Cairo International Book Fair postponed due to COVID-19

A security guard checks the temperature of a man before he enters a mosque in Cairo on Monday. (Reuters)
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Updated 25 November 2020

Cairo International Book Fair postponed due to COVID-19

  • The committee discussed developments in the world over the pandemic and its impact on other book fairs

CAIRO: The Supreme Administrative Committee of the Cairo International Book Fair announced that this year’s fair will be postponed to June 30, 2021, due to the spread of the coronavirus disease (COVID-19).

The committee, headed by Enas Abdel Dayem, Egypt’s minister of culture, also decided to add an additional four days to the delayed festival schedule, seeing it run until July 15.

Greece was set to participate in the festival, and arrangements are being made to ensure continuity for next year’s event to celebrate the depth of historical and cultural relations between the two countries. According to an official statement, the committee discussed developments in the world over the pandemic and its impact on other book fairs, which has led to multiple other cancellations and postponements.

The meeting discussed the participation of international institutions and Arab and foreign publishers, who are expected to face difficulty traveling between countries due to COVID-19 restrictions.

Saeed Abdo, president of the Egyptian Publishers Union, said that the decision was inevitable.

“We are linked to foreign publishers, not just Egyptians, and there is great difficulty in traveling between countries, so we decided to postpone it until June,” Abdo said.

“The postponement will not affect those involved in the fair, but will provide the opportunity for the participation of a larger number of people,” he added.


Iran kicks off ground forces drill on coast of Gulf of Oman

Updated 19 January 2021

Iran kicks off ground forces drill on coast of Gulf of Oman

  • Commando units and airborne infantry were participating in the annual exercise along with air assets

TEHRAN: Iran’s military kicked off a ground forces drill on Tuesday along the coast of the Gulf of Oman, state TV reported, the latest in a series of snap exercises that the country is holding amid escalating tensions over its nuclear program and Washington’s pressure campaign against Tehran.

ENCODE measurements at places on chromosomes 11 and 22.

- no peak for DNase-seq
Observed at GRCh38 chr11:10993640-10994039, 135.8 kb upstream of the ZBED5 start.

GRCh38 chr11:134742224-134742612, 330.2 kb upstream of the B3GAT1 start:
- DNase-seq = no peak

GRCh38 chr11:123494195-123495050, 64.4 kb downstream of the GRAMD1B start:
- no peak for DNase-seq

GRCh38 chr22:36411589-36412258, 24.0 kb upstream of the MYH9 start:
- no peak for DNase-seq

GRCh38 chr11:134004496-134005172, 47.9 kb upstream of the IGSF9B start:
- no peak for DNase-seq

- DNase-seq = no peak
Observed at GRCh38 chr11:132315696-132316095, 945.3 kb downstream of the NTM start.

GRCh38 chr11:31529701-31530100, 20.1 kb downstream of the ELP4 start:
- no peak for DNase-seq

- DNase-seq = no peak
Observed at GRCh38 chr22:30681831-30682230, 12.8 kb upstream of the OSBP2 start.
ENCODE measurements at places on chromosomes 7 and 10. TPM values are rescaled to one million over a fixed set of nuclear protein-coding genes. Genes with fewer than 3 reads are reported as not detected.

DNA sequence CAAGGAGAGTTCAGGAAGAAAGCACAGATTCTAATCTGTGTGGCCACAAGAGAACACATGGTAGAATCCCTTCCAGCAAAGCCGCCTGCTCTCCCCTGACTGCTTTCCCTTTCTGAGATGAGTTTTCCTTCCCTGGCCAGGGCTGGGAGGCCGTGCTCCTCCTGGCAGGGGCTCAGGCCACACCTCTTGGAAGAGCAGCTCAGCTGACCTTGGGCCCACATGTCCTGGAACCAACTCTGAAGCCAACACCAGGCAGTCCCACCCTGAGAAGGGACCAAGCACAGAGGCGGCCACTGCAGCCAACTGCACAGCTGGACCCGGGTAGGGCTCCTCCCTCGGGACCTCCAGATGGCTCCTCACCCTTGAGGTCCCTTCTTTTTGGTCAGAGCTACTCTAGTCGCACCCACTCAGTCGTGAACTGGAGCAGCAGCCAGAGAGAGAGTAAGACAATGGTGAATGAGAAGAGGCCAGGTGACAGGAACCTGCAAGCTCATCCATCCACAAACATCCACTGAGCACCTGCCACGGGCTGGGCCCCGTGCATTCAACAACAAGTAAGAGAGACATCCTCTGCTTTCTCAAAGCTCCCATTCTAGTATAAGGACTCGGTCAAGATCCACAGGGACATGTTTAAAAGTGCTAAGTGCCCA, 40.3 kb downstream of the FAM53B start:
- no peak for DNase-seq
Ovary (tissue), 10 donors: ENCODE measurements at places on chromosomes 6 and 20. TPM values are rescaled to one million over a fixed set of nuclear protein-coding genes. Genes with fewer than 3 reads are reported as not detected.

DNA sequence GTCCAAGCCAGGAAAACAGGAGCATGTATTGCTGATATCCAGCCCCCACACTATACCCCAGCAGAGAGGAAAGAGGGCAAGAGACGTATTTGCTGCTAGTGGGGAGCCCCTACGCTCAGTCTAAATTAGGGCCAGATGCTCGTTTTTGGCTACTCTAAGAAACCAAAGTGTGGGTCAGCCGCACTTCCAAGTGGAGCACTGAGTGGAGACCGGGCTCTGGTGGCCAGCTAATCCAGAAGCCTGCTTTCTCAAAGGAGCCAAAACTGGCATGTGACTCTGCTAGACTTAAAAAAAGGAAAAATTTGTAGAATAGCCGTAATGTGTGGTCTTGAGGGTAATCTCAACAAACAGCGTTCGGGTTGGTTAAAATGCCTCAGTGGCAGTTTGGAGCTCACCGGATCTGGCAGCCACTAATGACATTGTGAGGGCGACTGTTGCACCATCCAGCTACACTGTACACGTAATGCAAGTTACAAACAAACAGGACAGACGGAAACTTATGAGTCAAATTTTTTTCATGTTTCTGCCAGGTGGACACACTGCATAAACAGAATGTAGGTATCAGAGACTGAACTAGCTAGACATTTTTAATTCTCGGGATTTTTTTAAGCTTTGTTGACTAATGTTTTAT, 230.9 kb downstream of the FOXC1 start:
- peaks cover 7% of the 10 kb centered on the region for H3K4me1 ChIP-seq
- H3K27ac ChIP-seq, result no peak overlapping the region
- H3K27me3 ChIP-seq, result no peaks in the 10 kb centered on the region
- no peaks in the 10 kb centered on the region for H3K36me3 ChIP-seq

According to the report, commando units and airborne infantry were participating in the annual exercise, along with fighter jets, helicopters and military transport aircraft. Iran’s National Army chief Abdolrahim Mousavi was overseeing the drill.
Iran has recently stepped up military drills as part of an effort to pressure President-elect Joe Biden over the nuclear deal that President Donald Trump pulled out of. Biden has said the US could rejoin the multinational accord meant to contain Iran’s nuclear program.
On Saturday, Iran’s paramilitary Revolutionary Guard conducted a drill, launching anti-warship ballistic missiles at a simulated target at a distance of some 1,800 kilometers (1,120 miles) in the Indian Ocean, a day after the Guard’s aerospace division launched surface-to-surface ballistic missiles and drones against “hypothetical enemy bases” in the country’s vast central desert.
Last Thursday, Iran’s navy fired cruise missiles as part of a naval drill in the Gulf of Oman, under surveillance of what appeared to be a US nuclear submarine. Earlier last week, the Guard’s affiliated forces carried out a limited maneuver in the Arabian Gulf after a massive, drones-only drill across half of the country earlier in January.
Tensions between Washington and Tehran have increased amid a series of incidents stemming from Trump’s unilateral withdrawal from Iran’s nuclear deal with world powers. In the final days of the Trump administration, Tehran seized a South Korean oil tanker and begun enriching uranium closer to weapons-grade levels, while the US sent B-52 bombers, the USS Nimitz aircraft carrier and a nuclear submarine into the region.
Trump in 2018 unilaterally withdrew the US from Iran’s nuclear deal, in which Tehran had agreed to limit its uranium enrichment in exchange for the lifting of economic sanctions. Trump cited Iran’s ballistic missile program among other issues in withdrawing from the accord.
When the US then stepped up economic sanctions, Iran gradually abandoned the limits that the deal had imposed on its nuclear development.